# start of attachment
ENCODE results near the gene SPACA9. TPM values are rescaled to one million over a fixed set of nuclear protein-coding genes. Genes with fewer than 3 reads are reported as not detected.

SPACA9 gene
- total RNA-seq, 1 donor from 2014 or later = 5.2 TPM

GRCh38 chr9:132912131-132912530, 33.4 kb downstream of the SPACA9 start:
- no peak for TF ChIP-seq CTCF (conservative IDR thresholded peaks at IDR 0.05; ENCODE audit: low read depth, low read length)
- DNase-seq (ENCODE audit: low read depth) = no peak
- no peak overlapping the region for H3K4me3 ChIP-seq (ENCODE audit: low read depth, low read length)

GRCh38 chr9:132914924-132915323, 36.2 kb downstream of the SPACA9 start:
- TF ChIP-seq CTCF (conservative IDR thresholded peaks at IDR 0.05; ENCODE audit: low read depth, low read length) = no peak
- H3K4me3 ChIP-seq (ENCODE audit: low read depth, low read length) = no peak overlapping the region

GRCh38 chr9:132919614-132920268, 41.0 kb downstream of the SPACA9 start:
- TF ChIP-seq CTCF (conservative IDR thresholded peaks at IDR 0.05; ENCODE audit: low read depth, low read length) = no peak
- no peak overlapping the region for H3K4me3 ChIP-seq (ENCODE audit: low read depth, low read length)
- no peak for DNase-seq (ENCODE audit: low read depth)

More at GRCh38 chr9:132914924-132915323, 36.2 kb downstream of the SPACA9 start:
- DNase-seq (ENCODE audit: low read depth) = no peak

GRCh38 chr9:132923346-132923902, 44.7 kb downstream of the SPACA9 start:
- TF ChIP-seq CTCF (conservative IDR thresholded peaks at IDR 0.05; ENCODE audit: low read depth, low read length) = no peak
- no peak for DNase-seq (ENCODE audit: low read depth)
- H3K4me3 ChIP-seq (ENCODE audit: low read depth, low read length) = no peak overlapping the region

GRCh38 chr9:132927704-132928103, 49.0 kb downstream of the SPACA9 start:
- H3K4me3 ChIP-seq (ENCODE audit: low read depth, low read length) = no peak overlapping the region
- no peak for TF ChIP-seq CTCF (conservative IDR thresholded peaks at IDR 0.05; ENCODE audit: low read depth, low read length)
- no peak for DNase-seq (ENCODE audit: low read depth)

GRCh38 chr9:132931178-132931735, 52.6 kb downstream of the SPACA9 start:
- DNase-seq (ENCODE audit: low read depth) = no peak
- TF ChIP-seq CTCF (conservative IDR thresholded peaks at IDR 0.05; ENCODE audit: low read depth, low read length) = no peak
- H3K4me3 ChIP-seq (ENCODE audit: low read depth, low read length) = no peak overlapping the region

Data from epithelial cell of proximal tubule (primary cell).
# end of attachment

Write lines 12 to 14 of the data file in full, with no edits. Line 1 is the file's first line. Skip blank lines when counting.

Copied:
- TF ChIP-seq CTCF (conservative IDR thresholded peaks at IDR 0.05; ENCODE audit: low read depth, low read length) = no peak
- no peak overlapping the region for H3K4me3 ChIP-seq (ENCODE audit: low read depth, low read length)
- no peak for DNase-seq (ENCODE audit: low read depth)